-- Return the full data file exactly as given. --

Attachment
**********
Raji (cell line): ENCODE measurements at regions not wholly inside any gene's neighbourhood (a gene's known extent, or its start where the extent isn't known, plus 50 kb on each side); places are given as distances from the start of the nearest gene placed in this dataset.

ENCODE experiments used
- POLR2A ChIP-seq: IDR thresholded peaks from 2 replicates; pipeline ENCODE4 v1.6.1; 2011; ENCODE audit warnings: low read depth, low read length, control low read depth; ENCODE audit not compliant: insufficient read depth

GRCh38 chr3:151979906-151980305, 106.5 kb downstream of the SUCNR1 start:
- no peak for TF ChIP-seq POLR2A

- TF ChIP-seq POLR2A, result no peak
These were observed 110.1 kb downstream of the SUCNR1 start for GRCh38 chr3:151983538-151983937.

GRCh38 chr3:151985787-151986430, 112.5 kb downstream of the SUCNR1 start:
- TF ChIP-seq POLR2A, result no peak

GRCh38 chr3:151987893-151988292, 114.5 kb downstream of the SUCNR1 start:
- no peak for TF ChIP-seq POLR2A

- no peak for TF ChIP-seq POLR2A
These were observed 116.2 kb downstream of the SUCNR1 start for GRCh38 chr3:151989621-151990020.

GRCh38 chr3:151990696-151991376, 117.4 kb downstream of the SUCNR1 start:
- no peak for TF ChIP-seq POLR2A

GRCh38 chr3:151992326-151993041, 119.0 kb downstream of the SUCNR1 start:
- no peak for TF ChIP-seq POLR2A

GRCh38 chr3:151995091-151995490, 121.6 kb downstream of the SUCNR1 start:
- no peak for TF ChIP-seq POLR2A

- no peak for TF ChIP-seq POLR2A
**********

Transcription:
Raji (cell line): ENCODE measurements at regions not wholly inside any gene's neighbourhood (a gene's known extent, or its start where the extent isn't known, plus 50 kb on each side); places are given as distances from the start of the nearest gene placed in this dataset.

ENCODE experiments used
- POLR2A ChIP-seq: IDR thresholded peaks from 2 replicates; pipeline ENCODE4 v1.6.1; 2011; ENCODE audit warnings: low read depth, low read length, control low read depth; ENCODE audit not compliant: insufficient read depth

GRCh38 chr3:151979906-151980305, 106.5 kb downstream of the SUCNR1 start:
- no peak for TF ChIP-seq POLR2A

- TF ChIP-seq POLR2A, result no peak
These were observed 110.1 kb downstream of the SUCNR1 start for GRCh38 chr3:151983538-151983937.

GRCh38 chr3:151985787-151986430, 112.5 kb downstream of the SUCNR1 start:
- TF ChIP-seq POLR2A, result no peak

GRCh38 chr3:151987893-151988292, 114.5 kb downstream of the SUCNR1 start:
- no peak for TF ChIP-seq POLR2A

- no peak for TF ChIP-seq POLR2A
These were observed 116.2 kb downstream of the SUCNR1 start for GRCh38 chr3:151989621-151990020.

GRCh38 chr3:151990696-151991376, 117.4 kb downstream of the SUCNR1 start:
- no peak for TF ChIP-seq POLR2A

GRCh38 chr3:151992326-151993041, 119.0 kb downstream of the SUCNR1 start:
- no peak for TF ChIP-seq POLR2A

GRCh38 chr3:151995091-151995490, 121.6 kb downstream of the SUCNR1 start:
- no peak for TF ChIP-seq POLR2A

- no peak for TF ChIP-seq POLR2A